Solid-state fermentation increases secretome complexity in Aspergillus brasiliensis.
Fungal Biol. 2020 Aug;124(8):723-734
Authors: Salgado-Bautista D, Volke-Sepúlveda T, Figueroa-Martínez F, Carrasco-Navarro U, Chagolla-López A, Favela-Torres E
Aspergillus is used for the industrial production of enzymes and organic acids, mainly by submerged fermentation (SmF). However, solid-state fermentation (SSF) offers several advantages over SmF. Although differences related to lower catabolite repression and substrate inhibition, as well as higher extracellular enzyme production in SSF compared to SmF have been shown, the mechanisms undelaying such differences are still unknown. To explain some differences among SSF and SmF, the secretome of Aspergillus brasiliensis obtained from cultures in a homogeneous physiological state with high glucose concentrations was analyzed. Of the regulated proteins produced by SmF, 74% were downregulated by increasing the glucose concentration, whereas all those produced by SSF were upregulated. The most abundant and upregulated protein found in SSF was the transaldolase, which could perform a moonlighting function in fungal adhesion to the solid support. This study evidenced that SSF: (i) improves the kinetic parameters in relation to SmF, (ii) prevents the catabolite repression, (iii) increases the branching level of hyphae and oxidative metabolism, as well as the concentration and diversity of secreted proteins, and (iv) favors the secretion of typically intracellular proteins that could be involved in fungal adhesion. All these differences can be related to the fact that molds are more specialized to growth in solid materials because they mimic their natural habitat.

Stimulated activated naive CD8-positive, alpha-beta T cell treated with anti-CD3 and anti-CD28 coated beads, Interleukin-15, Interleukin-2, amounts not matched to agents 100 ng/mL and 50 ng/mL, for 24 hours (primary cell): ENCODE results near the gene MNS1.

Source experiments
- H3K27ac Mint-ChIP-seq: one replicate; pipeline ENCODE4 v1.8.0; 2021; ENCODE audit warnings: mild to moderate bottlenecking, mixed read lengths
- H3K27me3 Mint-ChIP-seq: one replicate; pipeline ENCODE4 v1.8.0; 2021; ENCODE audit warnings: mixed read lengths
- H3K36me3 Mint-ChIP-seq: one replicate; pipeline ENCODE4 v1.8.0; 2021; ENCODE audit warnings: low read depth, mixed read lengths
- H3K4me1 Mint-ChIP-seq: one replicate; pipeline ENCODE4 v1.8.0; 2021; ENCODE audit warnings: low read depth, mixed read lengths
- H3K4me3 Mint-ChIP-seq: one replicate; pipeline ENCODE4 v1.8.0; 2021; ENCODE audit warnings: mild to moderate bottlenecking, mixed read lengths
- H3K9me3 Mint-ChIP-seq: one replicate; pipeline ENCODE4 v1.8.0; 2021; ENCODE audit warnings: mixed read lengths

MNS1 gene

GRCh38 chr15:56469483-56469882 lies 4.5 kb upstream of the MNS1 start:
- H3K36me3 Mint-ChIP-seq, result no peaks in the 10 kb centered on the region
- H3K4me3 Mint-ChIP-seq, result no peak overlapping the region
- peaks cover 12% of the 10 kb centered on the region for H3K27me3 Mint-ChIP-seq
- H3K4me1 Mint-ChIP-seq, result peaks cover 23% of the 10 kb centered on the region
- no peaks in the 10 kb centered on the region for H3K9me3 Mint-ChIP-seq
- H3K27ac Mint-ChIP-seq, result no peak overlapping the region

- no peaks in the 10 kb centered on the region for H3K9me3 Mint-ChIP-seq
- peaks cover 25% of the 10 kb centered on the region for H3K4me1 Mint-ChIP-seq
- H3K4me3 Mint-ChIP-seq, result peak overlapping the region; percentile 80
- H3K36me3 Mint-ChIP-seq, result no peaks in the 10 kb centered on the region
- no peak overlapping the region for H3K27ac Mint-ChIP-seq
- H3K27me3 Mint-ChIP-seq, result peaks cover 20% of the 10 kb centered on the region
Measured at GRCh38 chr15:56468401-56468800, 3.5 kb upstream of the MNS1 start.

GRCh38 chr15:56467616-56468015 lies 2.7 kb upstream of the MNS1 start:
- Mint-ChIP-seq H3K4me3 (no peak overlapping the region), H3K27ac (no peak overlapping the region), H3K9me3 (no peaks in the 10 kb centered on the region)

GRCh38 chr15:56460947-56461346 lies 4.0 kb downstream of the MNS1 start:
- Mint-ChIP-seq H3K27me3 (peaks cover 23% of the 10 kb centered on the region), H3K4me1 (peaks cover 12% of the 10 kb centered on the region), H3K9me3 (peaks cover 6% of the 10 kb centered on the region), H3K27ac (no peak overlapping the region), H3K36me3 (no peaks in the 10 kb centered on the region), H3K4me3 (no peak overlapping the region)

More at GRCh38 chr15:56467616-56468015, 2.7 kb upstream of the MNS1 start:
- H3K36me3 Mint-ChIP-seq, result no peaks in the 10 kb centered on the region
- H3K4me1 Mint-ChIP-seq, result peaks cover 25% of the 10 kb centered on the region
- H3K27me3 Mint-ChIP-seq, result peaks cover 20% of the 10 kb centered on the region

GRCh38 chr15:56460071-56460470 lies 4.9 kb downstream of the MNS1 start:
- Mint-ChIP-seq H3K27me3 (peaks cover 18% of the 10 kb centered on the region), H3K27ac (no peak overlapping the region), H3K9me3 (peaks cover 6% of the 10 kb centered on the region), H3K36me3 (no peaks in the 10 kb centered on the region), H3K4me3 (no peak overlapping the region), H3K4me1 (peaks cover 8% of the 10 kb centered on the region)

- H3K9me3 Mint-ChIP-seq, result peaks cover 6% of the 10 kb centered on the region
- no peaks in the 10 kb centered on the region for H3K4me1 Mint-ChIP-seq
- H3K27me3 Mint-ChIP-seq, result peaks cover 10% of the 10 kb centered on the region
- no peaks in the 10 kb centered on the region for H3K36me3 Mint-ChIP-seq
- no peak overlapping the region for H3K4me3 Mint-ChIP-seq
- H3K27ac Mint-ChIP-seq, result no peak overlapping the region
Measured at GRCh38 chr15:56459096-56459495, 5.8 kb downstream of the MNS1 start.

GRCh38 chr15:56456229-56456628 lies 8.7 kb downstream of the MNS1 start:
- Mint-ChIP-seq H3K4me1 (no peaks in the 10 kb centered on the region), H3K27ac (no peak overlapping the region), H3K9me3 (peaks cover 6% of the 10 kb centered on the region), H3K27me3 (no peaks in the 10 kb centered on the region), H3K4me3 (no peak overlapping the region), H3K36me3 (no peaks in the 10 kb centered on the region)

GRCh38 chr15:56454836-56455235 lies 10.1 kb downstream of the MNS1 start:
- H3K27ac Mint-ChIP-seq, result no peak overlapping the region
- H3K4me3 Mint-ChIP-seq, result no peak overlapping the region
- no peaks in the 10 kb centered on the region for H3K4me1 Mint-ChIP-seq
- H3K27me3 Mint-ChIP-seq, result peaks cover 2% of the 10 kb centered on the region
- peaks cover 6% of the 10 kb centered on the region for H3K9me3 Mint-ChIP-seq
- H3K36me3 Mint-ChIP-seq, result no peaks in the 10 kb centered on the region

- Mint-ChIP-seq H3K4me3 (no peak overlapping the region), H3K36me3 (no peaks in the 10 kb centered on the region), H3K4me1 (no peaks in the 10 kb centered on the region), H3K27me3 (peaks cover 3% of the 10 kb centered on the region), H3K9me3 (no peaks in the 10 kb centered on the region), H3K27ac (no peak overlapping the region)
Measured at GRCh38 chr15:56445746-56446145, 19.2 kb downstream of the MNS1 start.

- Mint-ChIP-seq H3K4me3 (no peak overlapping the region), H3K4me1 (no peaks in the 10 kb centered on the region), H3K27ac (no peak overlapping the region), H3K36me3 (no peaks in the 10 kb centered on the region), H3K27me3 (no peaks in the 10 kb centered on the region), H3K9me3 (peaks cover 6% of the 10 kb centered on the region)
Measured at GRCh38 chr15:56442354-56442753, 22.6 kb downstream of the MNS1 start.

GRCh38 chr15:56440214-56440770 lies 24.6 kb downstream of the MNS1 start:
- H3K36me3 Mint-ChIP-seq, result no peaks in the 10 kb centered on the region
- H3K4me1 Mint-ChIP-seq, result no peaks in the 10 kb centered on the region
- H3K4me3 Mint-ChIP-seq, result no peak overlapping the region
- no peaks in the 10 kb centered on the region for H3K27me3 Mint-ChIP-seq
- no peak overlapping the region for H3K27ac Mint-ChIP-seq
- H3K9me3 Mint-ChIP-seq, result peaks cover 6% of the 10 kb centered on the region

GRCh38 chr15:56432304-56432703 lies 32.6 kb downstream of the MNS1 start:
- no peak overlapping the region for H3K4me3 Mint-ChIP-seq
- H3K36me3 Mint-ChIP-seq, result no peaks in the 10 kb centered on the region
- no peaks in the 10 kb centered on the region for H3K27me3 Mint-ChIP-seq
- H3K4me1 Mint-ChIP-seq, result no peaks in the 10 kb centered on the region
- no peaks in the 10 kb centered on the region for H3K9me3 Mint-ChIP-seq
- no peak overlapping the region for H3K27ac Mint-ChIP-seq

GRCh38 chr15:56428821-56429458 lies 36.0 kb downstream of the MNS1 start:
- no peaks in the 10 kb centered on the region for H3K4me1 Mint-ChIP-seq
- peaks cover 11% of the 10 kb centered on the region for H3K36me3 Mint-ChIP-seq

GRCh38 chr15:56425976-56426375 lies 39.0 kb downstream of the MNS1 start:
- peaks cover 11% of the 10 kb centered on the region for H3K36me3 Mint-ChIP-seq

PMID: 32690254 [PubMed – in process]